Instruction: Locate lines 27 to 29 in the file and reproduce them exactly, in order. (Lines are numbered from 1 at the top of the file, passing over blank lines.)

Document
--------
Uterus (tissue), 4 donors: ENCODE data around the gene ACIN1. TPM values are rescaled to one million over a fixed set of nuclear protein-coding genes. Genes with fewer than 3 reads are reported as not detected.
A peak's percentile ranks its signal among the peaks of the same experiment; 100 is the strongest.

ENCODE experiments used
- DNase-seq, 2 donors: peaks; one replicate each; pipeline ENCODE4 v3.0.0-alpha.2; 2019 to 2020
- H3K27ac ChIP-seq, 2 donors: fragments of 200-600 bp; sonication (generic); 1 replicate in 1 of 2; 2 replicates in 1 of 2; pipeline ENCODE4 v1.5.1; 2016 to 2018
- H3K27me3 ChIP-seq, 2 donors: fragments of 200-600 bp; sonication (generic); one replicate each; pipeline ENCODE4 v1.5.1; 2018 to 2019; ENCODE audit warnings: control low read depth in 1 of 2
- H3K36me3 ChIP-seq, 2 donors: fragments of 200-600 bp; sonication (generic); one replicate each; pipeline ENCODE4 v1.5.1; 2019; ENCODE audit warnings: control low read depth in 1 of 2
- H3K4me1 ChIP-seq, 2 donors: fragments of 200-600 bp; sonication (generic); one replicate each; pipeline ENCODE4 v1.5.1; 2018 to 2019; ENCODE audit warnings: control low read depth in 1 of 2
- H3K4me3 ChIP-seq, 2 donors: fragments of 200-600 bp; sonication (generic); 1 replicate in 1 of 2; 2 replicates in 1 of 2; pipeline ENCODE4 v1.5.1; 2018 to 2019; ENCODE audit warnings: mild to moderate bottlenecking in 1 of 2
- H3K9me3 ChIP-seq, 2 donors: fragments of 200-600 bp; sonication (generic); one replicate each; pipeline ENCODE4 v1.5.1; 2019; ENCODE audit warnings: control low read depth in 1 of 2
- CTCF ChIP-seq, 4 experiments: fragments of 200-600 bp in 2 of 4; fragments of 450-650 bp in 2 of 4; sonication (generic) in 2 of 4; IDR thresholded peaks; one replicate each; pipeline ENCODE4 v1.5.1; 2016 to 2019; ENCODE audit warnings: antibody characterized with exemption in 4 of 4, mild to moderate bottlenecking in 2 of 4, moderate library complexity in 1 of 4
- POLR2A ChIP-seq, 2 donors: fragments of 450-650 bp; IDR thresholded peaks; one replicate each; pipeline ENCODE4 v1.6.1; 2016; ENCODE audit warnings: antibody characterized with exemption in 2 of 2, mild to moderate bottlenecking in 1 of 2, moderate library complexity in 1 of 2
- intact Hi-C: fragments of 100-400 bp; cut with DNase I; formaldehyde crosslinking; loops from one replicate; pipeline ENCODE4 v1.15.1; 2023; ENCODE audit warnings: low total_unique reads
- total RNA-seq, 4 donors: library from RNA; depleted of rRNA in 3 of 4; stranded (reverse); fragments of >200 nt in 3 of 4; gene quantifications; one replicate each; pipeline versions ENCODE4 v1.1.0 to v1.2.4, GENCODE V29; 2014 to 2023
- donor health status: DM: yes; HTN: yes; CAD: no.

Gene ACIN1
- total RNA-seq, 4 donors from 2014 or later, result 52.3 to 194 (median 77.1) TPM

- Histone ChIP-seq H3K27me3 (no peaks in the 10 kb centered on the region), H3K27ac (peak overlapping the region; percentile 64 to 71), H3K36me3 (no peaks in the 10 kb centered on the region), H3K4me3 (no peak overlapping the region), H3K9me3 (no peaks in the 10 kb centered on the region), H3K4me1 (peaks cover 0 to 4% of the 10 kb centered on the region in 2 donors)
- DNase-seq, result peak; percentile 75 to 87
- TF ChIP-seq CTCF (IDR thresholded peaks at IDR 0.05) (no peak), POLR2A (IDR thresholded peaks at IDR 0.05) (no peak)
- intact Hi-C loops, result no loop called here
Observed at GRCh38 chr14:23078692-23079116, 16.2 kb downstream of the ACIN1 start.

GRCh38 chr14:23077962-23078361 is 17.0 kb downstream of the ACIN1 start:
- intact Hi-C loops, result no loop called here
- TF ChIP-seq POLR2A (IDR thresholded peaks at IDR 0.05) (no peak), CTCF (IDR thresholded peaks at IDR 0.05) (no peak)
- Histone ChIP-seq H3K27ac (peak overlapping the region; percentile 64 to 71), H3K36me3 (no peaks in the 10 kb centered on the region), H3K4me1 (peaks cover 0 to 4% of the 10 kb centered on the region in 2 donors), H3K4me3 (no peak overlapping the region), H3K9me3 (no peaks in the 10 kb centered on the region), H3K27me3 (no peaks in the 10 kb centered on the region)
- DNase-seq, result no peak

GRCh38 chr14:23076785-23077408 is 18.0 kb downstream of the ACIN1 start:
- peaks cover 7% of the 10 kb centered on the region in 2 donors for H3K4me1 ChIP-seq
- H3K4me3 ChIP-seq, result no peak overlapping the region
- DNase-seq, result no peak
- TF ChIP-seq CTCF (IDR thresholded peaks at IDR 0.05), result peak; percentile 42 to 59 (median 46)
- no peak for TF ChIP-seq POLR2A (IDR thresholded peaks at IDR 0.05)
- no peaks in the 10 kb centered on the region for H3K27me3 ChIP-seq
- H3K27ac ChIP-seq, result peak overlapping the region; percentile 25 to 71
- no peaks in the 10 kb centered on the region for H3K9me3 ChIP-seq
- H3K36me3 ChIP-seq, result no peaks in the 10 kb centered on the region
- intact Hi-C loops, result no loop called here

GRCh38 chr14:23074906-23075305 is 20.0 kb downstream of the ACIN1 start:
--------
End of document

- DNase-seq, result no peak

GRCh38 chr14:23076785-23077408 is 18.0 kb downstream of the ACIN1 start:
- peaks cover 7% of the 10 kb centered on the region in 2 donors for H3K4me1 ChIP-seq